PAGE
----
This low voltage is lower under load at the end of a cable from the engine compartment to the house battery - around 12 volts under a 30 amp load. 12 volts will not charge a lead-acid battery. You need a DC to DC charger that will reliably boost this low voltage to what the house battery needs to charge it, around 14.4 volts.

Some members of the club I am in have experienced issues with the D250S when the input voltage to the Ctek falls below 13.8 volts.

To avoid disappointment you need to find out what your vehicle's charging system does, that is, is it like my Prado (and others) which have a much lower than traditional output?

As an alternative to the Ctek, Redarc make a product that will accept both solar AND the low voltage produced by many new vehicle charging systems. You can see it here. There may be others.

Shop carefully.

Cheers

PS As usual, no affiliation or axe to grind with any of the products mentioned. They are all good in the application for which they are designed.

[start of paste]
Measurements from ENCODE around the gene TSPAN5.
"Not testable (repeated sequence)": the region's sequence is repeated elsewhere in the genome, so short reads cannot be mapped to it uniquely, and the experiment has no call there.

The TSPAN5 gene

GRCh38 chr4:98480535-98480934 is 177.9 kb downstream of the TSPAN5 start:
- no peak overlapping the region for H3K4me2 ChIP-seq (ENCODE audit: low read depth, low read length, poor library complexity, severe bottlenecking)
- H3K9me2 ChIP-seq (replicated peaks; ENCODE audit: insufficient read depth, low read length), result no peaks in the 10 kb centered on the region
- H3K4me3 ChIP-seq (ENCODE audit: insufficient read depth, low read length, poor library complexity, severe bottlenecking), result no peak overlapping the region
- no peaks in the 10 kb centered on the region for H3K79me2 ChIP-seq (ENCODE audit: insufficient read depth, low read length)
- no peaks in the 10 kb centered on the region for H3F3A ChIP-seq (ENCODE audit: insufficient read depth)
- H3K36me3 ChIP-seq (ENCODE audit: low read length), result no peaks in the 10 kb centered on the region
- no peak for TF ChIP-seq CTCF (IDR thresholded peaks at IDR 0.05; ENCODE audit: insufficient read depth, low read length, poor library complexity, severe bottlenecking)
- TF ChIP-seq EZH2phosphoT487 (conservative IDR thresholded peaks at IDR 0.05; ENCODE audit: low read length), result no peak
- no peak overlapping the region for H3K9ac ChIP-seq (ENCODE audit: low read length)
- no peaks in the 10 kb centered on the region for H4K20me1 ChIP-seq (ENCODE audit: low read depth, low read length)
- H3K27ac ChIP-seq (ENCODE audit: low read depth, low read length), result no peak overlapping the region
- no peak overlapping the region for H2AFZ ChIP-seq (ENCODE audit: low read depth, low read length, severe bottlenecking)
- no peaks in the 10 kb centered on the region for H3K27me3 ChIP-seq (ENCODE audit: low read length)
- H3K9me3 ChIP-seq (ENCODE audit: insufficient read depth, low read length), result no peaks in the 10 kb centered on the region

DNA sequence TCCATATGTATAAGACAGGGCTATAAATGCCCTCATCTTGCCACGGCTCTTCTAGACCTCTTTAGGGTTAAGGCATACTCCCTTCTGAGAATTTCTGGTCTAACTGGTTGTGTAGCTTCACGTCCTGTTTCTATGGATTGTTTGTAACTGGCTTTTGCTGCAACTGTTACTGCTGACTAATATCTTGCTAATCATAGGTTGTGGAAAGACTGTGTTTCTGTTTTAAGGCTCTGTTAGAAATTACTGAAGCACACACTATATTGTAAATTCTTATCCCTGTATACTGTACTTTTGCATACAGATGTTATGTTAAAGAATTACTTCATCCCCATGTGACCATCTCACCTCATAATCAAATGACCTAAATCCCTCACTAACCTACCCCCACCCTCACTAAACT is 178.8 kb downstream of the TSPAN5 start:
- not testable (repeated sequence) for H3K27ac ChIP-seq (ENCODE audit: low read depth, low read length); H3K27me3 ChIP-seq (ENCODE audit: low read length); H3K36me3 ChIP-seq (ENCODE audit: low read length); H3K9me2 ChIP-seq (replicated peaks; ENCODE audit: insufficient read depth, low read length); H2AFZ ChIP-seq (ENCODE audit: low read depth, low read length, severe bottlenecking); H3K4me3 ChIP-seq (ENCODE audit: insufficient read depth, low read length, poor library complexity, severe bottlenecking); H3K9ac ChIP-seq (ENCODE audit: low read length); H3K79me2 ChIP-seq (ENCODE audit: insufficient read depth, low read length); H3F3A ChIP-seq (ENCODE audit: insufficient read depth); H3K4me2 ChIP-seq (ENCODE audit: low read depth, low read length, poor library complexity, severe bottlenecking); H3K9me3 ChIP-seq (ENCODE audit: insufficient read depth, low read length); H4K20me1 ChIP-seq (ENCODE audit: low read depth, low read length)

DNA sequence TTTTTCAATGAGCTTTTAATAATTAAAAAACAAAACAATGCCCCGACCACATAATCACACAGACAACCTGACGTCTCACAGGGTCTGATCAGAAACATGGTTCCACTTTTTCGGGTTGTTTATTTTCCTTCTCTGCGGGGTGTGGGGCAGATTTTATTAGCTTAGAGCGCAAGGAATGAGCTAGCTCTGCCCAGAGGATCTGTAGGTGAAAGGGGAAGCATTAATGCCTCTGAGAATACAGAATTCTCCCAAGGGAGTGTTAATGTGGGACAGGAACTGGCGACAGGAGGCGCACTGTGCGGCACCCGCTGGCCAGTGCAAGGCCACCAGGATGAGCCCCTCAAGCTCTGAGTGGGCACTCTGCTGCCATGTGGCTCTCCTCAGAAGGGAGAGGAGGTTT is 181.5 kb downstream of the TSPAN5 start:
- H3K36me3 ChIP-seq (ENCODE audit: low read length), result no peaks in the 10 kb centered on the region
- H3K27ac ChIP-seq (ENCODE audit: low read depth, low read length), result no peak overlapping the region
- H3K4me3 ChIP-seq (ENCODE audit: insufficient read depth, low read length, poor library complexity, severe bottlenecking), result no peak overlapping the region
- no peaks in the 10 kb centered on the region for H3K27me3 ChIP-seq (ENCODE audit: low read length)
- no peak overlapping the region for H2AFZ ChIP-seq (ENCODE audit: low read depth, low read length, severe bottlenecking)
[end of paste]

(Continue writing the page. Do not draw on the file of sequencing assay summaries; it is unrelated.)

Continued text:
FrankP

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Follow Up By: Member - Frank P (NSW) - Monday, Sep 09, 2013 at 22:22

Monday, Sep 09, 2013 at 22:22
From the D250S Dual manual:

CHARGING PROGRAM D250S DUAL
The charger starts charging the target battery when the supply voltage exceeds 13.1V for 5 sec (engine on).
The charger stops charging the target battery when the supply voltage drops below 12.8V for 10 sec (engine off).

It is easy for the supply voltage to be below 13.1 volts at the end of a long cable run from the alternator, in which case the unit will not charge the house battery.
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Reply By: Sapper D - Sunday, Sep 08, 2013 at 20:14

Sunday, Sep 08, 2013 at 20:14
Hello Evie
I've done exactly as you described, and it works fine.....Cheers.Sapper D
AnswerID: 517840